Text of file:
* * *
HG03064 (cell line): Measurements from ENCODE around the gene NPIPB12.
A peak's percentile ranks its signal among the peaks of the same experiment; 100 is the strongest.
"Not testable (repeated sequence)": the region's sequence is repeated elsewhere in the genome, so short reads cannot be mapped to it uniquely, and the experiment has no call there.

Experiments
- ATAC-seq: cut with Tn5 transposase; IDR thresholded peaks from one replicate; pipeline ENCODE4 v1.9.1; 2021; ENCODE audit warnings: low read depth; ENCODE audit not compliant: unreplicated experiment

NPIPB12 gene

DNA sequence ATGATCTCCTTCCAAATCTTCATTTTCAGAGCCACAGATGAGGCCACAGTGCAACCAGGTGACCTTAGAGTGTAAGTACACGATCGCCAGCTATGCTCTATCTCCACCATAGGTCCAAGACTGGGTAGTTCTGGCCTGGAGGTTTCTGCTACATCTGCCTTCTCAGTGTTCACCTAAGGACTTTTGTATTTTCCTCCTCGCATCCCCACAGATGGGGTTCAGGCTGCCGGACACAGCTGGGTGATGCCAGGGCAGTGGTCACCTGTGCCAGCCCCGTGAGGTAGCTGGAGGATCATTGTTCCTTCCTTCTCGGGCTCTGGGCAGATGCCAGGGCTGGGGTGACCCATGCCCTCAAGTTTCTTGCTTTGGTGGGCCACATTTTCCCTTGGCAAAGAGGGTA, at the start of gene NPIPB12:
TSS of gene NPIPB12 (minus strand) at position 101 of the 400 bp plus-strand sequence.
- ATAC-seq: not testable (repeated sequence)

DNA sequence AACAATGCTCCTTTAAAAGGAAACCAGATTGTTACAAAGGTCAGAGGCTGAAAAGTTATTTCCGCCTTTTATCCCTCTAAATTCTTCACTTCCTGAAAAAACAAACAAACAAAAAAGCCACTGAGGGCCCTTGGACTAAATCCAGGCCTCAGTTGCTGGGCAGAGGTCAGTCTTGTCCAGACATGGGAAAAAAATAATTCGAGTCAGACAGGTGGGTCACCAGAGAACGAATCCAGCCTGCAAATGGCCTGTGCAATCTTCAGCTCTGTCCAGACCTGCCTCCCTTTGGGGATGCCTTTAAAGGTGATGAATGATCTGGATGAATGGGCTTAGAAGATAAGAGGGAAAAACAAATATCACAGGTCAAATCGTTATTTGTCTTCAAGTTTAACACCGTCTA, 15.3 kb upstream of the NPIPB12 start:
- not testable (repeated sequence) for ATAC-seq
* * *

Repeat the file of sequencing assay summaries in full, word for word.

HG03064 (cell line): Measurements from ENCODE around the gene NPIPB12.
A peak's percentile ranks its signal among the peaks of the same experiment; 100 is the strongest.
"Not testable (repeated sequence)": the region's sequence is repeated elsewhere in the genome, so short reads cannot be mapped to it uniquely, and the experiment has no call there.

Experiments
- ATAC-seq: cut with Tn5 transposase; IDR thresholded peaks from one replicate; pipeline ENCODE4 v1.9.1; 2021; ENCODE audit warnings: low read depth; ENCODE audit not compliant: unreplicated experiment

NPIPB12 gene

DNA sequence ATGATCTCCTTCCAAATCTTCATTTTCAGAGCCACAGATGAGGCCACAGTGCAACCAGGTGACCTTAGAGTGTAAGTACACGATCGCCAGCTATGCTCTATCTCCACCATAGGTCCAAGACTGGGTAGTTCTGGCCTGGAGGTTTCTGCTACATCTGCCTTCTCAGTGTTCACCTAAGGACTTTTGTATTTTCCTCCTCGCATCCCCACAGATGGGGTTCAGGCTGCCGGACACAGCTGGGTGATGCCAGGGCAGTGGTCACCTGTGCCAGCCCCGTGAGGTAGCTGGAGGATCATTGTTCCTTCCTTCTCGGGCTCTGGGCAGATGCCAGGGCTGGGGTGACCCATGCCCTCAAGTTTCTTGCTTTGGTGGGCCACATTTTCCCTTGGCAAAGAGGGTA, at the start of gene NPIPB12:
TSS of gene NPIPB12 (minus strand) at position 101 of the 400 bp plus-strand sequence.
- ATAC-seq: not testable (repeated sequence)

DNA sequence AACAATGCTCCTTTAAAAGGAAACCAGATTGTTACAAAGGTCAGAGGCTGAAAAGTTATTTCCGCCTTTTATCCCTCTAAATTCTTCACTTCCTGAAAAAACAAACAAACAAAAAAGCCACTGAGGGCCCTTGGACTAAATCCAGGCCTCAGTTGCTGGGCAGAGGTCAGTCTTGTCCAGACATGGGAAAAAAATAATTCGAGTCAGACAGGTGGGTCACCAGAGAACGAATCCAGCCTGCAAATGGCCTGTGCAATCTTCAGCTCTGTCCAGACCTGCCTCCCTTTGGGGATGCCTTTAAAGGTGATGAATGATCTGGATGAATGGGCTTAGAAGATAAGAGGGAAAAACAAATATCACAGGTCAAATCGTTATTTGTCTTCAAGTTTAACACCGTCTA, 15.3 kb upstream of the NPIPB12 start:
- not testable (repeated sequence) for ATAC-seq